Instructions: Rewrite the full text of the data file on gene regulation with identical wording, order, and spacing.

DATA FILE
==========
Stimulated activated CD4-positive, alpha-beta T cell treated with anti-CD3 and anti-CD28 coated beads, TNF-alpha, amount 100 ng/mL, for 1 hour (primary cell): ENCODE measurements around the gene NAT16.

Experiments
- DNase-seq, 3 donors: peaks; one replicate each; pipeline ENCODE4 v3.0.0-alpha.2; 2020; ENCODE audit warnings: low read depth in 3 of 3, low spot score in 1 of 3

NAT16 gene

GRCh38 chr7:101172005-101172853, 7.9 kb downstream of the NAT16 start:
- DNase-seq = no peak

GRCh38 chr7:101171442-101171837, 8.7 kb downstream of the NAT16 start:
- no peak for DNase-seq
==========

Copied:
Stimulated activated CD4-positive, alpha-beta T cell treated with anti-CD3 and anti-CD28 coated beads, TNF-alpha, amount 100 ng/mL, for 1 hour (primary cell): ENCODE measurements around the gene NAT16.

Experiments
- DNase-seq, 3 donors: peaks; one replicate each; pipeline ENCODE4 v3.0.0-alpha.2; 2020; ENCODE audit warnings: low read depth in 3 of 3, low spot score in 1 of 3

NAT16 gene

GRCh38 chr7:101172005-101172853, 7.9 kb downstream of the NAT16 start:
- DNase-seq = no peak

GRCh38 chr7:101171442-101171837, 8.7 kb downstream of the NAT16 start:
- no peak for DNase-seq